Lady Fingers

Happy New Year, everyone. No, I haven’t just woken up… The medieval new year always starts on the 25th of March rather than the beginning of January. For those who like a bit of historical trivia with their biscuit lore, it was also the period to which the medieval books were made up (add an extra 10 days on for the shift from the Julian to the Gregorian Calendar in 1752 and you get the 5th of April as the last day of the tax year).

The end is where we start from, wrote T.S. Eliot in the mystical Four Quartets reflecting on the way our ends tend to generate beginnings. Beginning a new year at the same time as we see the natural world coming to life has a feeling of aptness to it, which may be why so many cultures, including the oldest biblical one, follow suit. It’s significant too that the 25th of March coincides with Lady Day or the Feast of the Annunciation in the Church’s calendar, a story that marks both an end and a beginning in the long-awaited fulfilment of the prophecies of Israel’s saviour. Mary’s reaction to the sudden appearance of the angel and his world-shaking announcement is fear first but then trust that things would be as he promised. You are blessed because you believed the Lord would do as he said, Mary’s cousin tells her.  


What biscuit could possibly betoken all that? How about a medieval creation more familiar to the dessert bowl than the coffee table? They’ve had so many names in history from Savoiardi in Italy to Champagne Biscuits in France, but Lady Fingers are one of the most popular English names for them. Extremely light, hard and dry like most Italian-style biscuits, they become almost meltingly soft once you dip them in coffee. Black coffee felt right for this occasion and I used a nice caramel-flavoured blend from local legend Old Spike.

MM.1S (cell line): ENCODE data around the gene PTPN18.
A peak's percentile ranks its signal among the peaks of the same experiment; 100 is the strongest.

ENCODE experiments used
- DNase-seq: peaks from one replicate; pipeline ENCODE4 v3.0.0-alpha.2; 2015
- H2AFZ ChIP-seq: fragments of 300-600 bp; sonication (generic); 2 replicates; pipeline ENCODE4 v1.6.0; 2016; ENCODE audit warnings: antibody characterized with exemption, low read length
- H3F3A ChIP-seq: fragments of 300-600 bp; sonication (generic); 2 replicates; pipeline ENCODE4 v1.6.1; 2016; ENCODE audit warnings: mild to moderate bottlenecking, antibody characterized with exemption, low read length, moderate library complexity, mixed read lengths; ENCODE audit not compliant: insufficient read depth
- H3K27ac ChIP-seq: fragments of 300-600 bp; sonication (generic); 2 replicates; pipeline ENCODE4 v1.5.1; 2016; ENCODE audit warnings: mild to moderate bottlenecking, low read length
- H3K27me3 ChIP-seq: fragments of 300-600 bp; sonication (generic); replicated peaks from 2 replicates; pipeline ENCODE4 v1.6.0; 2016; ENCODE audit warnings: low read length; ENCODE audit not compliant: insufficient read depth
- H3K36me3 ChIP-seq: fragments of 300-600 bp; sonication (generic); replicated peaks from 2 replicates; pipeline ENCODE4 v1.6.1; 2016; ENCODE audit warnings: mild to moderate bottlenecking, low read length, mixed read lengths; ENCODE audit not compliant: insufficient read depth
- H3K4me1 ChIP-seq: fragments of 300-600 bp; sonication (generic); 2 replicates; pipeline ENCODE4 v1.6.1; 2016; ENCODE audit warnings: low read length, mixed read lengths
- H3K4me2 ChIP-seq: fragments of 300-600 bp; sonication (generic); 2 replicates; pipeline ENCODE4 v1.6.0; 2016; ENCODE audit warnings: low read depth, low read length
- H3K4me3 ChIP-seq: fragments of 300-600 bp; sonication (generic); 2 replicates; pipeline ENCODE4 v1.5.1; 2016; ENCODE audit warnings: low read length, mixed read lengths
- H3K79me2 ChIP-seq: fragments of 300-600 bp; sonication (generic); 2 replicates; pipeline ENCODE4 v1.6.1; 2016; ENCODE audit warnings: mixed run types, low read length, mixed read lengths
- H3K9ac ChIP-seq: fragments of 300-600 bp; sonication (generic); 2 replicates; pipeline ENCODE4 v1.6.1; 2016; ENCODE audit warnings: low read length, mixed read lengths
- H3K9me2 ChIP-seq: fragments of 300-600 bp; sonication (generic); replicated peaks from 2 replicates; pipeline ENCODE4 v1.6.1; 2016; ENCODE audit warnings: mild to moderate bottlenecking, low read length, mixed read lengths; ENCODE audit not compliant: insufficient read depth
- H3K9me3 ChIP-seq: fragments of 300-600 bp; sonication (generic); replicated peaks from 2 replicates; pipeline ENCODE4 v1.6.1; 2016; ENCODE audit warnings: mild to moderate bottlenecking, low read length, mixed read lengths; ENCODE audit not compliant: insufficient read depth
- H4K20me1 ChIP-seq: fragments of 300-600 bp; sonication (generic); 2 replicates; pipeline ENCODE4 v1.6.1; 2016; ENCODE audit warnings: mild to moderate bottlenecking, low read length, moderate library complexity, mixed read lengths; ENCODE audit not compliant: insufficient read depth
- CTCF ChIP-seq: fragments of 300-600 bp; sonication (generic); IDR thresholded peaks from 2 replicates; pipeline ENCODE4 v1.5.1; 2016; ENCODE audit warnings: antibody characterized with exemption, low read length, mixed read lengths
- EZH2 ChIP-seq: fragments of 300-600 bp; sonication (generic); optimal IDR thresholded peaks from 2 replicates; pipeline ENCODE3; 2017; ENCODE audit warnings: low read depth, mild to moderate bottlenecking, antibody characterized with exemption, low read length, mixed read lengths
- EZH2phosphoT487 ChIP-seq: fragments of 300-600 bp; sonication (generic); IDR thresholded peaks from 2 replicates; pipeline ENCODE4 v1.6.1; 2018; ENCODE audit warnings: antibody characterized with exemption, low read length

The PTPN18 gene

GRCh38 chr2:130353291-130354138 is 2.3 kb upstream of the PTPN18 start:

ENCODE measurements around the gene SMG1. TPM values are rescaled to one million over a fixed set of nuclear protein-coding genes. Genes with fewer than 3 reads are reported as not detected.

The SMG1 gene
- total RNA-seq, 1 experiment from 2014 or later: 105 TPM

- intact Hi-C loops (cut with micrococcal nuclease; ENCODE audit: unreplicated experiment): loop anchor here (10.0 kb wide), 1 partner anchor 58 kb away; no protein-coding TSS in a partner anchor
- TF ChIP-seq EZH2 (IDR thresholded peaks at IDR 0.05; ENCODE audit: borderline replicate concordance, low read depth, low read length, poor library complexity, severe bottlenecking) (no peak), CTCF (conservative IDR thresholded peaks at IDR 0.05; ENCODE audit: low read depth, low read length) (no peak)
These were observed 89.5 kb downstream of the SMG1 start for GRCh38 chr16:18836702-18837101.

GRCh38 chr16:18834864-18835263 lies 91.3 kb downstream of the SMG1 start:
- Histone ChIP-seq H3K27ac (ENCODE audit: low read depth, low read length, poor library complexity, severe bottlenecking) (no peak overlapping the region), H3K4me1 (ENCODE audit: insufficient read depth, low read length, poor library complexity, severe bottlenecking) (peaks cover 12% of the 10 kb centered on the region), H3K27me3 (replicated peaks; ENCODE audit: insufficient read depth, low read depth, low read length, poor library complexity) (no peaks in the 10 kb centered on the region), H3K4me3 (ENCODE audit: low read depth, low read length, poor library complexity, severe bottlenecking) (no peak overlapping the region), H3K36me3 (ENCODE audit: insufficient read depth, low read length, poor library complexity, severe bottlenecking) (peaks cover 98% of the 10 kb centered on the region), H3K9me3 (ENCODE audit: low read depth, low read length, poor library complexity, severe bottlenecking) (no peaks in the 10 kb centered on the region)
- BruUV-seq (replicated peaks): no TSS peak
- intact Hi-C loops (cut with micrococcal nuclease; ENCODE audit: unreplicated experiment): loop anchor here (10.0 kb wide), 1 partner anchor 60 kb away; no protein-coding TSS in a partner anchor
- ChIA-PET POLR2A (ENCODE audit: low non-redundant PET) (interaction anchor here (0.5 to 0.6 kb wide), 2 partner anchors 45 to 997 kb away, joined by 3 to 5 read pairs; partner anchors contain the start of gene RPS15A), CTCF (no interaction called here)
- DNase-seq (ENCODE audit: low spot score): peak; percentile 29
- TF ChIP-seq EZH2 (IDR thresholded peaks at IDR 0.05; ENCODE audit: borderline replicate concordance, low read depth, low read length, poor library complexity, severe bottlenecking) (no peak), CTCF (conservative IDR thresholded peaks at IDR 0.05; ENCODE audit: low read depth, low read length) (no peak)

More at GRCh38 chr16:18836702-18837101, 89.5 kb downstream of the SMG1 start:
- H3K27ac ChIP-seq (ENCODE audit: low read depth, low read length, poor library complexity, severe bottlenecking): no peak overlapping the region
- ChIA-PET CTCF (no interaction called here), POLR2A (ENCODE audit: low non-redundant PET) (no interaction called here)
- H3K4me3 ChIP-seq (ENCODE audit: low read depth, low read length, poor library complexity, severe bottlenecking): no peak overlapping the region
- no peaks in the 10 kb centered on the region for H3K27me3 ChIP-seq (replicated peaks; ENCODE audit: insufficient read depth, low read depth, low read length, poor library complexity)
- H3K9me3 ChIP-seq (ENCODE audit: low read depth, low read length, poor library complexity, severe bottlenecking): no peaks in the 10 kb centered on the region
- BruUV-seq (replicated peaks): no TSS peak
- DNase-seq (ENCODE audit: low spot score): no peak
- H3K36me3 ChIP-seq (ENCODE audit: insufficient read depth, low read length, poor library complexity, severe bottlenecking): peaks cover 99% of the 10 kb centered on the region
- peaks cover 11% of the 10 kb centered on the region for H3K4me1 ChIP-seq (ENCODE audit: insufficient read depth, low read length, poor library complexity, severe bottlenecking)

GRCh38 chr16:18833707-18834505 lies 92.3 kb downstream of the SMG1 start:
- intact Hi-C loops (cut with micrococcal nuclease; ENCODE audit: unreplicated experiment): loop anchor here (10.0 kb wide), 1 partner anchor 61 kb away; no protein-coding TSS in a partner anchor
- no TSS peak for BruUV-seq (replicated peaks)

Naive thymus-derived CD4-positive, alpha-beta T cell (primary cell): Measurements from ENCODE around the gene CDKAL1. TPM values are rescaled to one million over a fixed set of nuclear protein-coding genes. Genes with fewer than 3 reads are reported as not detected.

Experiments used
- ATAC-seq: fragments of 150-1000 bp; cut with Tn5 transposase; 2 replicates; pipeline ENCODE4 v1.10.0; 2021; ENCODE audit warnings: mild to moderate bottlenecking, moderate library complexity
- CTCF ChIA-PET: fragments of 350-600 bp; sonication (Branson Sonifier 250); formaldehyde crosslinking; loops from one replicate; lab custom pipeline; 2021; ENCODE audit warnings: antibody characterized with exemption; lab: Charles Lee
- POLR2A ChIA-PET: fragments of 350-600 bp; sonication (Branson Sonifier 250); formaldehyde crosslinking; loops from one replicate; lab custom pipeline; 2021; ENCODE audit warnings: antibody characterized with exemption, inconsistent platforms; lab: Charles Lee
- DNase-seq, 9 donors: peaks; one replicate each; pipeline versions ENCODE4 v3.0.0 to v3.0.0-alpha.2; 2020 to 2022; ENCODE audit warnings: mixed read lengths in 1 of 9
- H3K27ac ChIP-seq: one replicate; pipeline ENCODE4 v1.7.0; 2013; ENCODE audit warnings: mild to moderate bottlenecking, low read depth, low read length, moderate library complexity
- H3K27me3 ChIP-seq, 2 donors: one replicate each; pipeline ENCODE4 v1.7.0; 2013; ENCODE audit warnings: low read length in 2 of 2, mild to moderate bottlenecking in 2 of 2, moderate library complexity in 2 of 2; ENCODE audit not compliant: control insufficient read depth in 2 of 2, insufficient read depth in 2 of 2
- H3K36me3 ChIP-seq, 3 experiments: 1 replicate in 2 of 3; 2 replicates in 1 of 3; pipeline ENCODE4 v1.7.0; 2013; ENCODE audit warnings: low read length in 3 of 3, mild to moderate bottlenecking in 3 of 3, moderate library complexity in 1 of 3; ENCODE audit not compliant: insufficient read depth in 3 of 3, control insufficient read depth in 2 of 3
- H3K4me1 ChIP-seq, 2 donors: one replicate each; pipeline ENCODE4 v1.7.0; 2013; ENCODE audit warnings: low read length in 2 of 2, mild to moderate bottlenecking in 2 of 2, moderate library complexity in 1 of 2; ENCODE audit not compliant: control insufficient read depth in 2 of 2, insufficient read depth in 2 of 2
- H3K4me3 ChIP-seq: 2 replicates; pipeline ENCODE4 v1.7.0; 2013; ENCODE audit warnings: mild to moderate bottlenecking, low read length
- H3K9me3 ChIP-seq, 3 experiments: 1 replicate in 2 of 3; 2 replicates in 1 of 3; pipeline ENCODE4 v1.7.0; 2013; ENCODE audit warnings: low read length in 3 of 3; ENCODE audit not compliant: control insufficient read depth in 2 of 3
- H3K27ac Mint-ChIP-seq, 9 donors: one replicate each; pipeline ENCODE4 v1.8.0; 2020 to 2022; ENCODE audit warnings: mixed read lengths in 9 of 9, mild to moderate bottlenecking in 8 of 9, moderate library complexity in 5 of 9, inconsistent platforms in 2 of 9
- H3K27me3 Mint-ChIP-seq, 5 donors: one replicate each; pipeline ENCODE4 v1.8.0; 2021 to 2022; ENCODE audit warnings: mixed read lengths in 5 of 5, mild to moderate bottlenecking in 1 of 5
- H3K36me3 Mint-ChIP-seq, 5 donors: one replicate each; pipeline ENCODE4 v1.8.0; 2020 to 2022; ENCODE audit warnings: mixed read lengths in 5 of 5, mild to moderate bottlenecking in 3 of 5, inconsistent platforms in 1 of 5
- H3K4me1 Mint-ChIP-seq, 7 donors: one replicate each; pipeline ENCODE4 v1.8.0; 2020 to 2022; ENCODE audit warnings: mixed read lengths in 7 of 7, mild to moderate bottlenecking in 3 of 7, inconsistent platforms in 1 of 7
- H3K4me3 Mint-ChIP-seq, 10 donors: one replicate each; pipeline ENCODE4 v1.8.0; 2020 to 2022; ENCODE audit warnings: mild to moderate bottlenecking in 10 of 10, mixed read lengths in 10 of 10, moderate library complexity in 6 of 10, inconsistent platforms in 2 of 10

The sparkly top-coating of sugar is a nice touch and they’re not unpleasant in their tiramisu-less state but even so I kept feeling a strong urge to pop them in a trifle. Unsurprisingly perhaps, I found them in the dessert and not the biscuit aisle of Asda. The makers of this particular supermarket brand can’t decide whether to call them Sponge Fingers or Boudoir biscuits, but whichever they are I encountered a few issues getting a clear picture of them after Metuka earmarked the writing room for her boudoir. (She’s feeling very affectionate today and is now snoozing next to me on the sheepskin rug.)


The Lady Fingers’ long history seems shrouded in as much mystery as the Tiramisu with which they’re so often connected, but we can hazard a guess that they first appeared sometime between the high and late Middle Ages at the Court of Savoy, perhaps for a royal visit. This all fits rather nicely with the story of the angel announcing a visit from the King of Kings, and the startled young girl wise enough to accept his words and sensible of the honour of being chosen to help fulfil them. 

Further Delectation

Read more about medieval depictions of the Annunciation in this excellent post from the very helpful Introducing Medieval Christianity blog, brought to my attention by the Clerk of Oxford (who posts here on the significance of the 25th of March in medieval Christendom). 

Lady Day wasn’t really an alternative International Women’s Day or Mother’s Day in the Middle Ages but it too served as a reminder of the worth and dignity of women. If you want to read more about powerful advocates for women in this period, you might be interested in Christine de Pizan’s Le Livre de la Cité des dames (Book of the City of Ladies)an educated single mother of the fifteenth century who made a living as a writer at the French court. Happy Lady Day, all!